Seanad passes ‘historic’ Bill to ban sale of goods from occupied territories

Tánaiste described Bill as not ‘legally sound or capable of being implemented’

 The Bill was supported without a vote Photograph: Alan Betson/The Irish Times

The Bill was supported without a vote Photograph: Alan Betson/The Irish Times

 

The Seanad has passed legislation banning the importation or sale of goods or services from settlements condemned by the United Nations and European Union as illegal.

There was sustained applause and a standing ovation by Opposition Senators as the Control of Economic Activity (Occupied Territories) Bill was supported without a vote in what has been described by Independent Senator Frances Black who championed the legislation as “historic”.

Ireland is the first EU member state to push such legislation but it has yet to be introduced and passed by the Dáil and even then the Government is likely to refuse to implement it.

The Government was defeated by 28 to 16 in an earlier vote about receiving the Bill for final consideration.

Palestinian ambassador Ahmed Abdelrazek, lawyers who worked on the drafting of the Bill and the legislation’s sponsoring organisations Trócaire, Christian Aid and Ictu (Irish Congress of Trade Unions) were among those in the Seanad visitors’ gallery who applauded the Bill’s passage.

Not EU compatible

The legislation now goes to the Dáil. The Government is reluctant to progress the legislation in the lower House but Fianna Fáil has indicated it will introduce the Bill early in the new year.

While the Dáil may pass the Bill. Tánaiste Simon Coveney said last week that he would not be bounced into anything and “we do not believe it to be legally sound or capable of being implemented”.

His word were echoed by Minister of State Helen McEntee who told the Upper House before it passed the Bill that the legislation was contrary to EU law because external trade rules were an exclusive competence of the EU.

Ms McEntee said “the clear and comprehensive advice of the Attorney General” is that the Bill is not compatible with EU law.

No other EU country has shown any interest in taking a similar step and the Government fully expected the European Court of Justice would determine the Bill to be in breach of EU law.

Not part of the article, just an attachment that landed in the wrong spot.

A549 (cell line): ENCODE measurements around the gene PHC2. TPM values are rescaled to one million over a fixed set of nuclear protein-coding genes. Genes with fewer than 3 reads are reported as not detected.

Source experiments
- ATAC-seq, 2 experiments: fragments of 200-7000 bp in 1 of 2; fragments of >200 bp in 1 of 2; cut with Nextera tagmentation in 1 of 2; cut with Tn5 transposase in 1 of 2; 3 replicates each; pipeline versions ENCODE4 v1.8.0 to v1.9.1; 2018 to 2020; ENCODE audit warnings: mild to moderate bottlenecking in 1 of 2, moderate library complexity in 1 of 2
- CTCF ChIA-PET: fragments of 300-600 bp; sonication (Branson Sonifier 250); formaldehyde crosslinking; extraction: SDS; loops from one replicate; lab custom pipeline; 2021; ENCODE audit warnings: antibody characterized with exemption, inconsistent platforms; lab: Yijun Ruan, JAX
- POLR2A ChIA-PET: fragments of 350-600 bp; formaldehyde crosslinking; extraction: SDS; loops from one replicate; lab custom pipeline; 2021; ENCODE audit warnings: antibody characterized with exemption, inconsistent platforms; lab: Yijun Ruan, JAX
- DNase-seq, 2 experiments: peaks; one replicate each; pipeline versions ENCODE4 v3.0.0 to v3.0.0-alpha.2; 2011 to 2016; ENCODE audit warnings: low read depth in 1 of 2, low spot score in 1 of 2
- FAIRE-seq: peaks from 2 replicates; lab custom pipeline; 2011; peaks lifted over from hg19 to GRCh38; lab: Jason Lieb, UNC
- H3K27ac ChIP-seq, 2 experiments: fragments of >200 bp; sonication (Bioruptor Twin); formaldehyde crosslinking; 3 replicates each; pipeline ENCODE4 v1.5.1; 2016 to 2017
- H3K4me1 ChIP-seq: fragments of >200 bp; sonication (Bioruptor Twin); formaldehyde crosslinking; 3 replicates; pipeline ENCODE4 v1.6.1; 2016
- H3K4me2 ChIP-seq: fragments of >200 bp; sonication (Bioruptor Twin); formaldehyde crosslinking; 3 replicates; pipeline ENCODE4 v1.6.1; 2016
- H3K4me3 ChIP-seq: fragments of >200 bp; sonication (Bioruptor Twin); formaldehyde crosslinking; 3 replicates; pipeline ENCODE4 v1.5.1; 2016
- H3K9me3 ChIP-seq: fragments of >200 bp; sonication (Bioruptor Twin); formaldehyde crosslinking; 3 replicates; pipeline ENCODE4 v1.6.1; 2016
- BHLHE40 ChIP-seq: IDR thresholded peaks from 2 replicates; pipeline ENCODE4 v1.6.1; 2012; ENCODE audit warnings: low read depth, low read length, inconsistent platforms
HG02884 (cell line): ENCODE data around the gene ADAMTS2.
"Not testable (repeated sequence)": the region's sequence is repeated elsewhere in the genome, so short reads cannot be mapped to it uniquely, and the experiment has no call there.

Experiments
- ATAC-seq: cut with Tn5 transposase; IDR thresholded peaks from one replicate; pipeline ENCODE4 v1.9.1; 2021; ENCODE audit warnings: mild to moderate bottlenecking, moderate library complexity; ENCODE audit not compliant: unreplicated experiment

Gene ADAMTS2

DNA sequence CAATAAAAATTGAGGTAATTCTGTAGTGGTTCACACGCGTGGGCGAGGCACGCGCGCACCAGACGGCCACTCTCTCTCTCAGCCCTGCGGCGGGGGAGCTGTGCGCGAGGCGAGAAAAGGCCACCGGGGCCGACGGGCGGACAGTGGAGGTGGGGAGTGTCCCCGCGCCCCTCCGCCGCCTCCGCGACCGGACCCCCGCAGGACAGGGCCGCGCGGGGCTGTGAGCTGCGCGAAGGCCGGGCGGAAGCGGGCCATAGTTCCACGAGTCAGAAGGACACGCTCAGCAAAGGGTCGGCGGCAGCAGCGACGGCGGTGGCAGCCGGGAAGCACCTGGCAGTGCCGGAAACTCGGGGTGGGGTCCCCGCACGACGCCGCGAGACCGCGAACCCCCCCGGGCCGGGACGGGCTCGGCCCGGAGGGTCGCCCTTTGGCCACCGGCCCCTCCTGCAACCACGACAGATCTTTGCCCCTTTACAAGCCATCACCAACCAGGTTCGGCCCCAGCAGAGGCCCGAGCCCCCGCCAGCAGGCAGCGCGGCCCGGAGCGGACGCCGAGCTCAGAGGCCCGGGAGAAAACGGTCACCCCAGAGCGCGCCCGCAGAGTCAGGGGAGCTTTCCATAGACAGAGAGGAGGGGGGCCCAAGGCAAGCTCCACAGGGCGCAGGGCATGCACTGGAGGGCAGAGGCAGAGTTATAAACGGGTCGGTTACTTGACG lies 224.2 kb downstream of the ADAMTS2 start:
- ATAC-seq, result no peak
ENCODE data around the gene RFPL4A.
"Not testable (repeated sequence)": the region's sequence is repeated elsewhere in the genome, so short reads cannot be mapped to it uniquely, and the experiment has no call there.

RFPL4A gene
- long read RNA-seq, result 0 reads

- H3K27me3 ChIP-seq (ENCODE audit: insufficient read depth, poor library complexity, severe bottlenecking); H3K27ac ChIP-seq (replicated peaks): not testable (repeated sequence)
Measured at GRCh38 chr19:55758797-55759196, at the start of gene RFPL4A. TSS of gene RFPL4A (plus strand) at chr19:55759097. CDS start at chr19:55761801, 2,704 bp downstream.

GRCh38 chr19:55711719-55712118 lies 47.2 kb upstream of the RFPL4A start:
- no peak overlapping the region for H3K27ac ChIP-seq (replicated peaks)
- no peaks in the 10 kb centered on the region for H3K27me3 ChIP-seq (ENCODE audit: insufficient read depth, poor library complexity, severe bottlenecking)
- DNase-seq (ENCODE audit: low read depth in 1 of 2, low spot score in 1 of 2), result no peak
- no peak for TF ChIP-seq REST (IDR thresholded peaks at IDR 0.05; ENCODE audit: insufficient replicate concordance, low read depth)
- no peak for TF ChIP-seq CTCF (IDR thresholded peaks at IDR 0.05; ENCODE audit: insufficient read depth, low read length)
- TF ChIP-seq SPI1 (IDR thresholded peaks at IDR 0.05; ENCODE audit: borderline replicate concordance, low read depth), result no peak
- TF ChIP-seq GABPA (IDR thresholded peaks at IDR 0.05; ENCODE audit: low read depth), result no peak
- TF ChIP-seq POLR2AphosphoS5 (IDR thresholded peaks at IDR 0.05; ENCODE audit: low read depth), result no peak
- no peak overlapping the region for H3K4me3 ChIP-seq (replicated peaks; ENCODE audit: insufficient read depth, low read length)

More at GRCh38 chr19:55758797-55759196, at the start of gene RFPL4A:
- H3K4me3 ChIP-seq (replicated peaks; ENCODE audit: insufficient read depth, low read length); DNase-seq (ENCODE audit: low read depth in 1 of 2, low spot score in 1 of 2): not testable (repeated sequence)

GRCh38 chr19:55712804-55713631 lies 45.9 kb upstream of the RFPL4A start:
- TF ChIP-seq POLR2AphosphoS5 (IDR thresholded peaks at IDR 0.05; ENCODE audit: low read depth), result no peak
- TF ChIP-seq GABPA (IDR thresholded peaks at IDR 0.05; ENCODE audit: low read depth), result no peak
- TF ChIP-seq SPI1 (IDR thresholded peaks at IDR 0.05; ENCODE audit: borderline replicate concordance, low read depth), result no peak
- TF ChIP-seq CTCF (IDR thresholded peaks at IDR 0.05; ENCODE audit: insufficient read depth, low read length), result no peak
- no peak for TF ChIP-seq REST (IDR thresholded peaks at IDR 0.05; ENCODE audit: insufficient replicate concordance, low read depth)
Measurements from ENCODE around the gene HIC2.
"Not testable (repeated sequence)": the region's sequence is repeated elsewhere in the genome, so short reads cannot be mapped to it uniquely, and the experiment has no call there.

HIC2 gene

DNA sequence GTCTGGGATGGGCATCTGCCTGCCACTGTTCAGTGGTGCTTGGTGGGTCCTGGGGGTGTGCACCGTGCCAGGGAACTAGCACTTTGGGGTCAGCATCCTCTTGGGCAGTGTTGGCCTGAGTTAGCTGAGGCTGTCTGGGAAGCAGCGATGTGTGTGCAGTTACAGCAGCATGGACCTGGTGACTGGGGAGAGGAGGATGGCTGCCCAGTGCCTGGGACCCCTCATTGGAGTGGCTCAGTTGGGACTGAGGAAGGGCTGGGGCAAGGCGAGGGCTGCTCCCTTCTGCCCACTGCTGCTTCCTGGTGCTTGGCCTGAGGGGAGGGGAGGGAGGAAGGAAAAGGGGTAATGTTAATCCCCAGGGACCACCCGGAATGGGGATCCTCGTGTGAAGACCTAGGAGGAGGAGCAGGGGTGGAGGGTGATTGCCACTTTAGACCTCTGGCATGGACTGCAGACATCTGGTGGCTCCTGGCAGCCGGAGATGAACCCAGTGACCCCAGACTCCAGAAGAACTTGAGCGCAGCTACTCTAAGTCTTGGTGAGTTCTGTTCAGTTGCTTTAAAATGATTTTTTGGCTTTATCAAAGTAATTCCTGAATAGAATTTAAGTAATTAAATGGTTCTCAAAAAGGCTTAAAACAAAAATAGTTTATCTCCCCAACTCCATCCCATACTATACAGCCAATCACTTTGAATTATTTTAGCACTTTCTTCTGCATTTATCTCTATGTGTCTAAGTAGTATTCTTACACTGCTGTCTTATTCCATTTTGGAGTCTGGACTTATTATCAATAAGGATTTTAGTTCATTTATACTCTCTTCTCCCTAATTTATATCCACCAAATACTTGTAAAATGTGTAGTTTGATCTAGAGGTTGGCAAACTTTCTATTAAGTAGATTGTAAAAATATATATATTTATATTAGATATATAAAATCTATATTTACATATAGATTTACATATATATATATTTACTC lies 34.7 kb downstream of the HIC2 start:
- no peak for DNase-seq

Ms Black said however published advice from “top legal people in Europe” which disagreed with the Attorney General.

Independent Senator and former attorney general Michael McDowell also said he disagreed with the AG’s advice but he acknowledged that there was not “one infallible view”.

He insisted the Bill “is not against the existence of Israel or the legitimacy of Israeli state.” and he noted that many people in Israel supported the legislation.

International law had to mean something and “we are not obliged to accept the de facto annexation of land”, he said.

‘Genuine concerns’

Fianna Fáil Seanad foreign affairs spokesman Ned O’Sullivan said he hoped the passage of the Bill would contribute to peace efforts in the Middle East.

He acknowledged the “genuine concerns of spokespersons for the Israeli people who have legitimate concerns about the Bill”.

Independent Senator David Norris said “I think it’s a great day for this country because we’ve broken ranks and maybe we won’t be the only ones.”

Sinn Féin Senator Niall Ó Donnghaile said Morocco’s occupation of western Sahara could come under this legislation which Ms Black insisted applied to any territory deemed by international law to be illegally occupied.

Labour Seanad leader Ivana Bacik said the Bill was “setting down a marker” and important in moving towards a peace initiative.

Trócaire chief executive Caoimhe de Barra said afterward “it is now time for TDs from across the Dáil chamber to take a stand by supporting legislation that furthers the cause of peace in the Middle East”.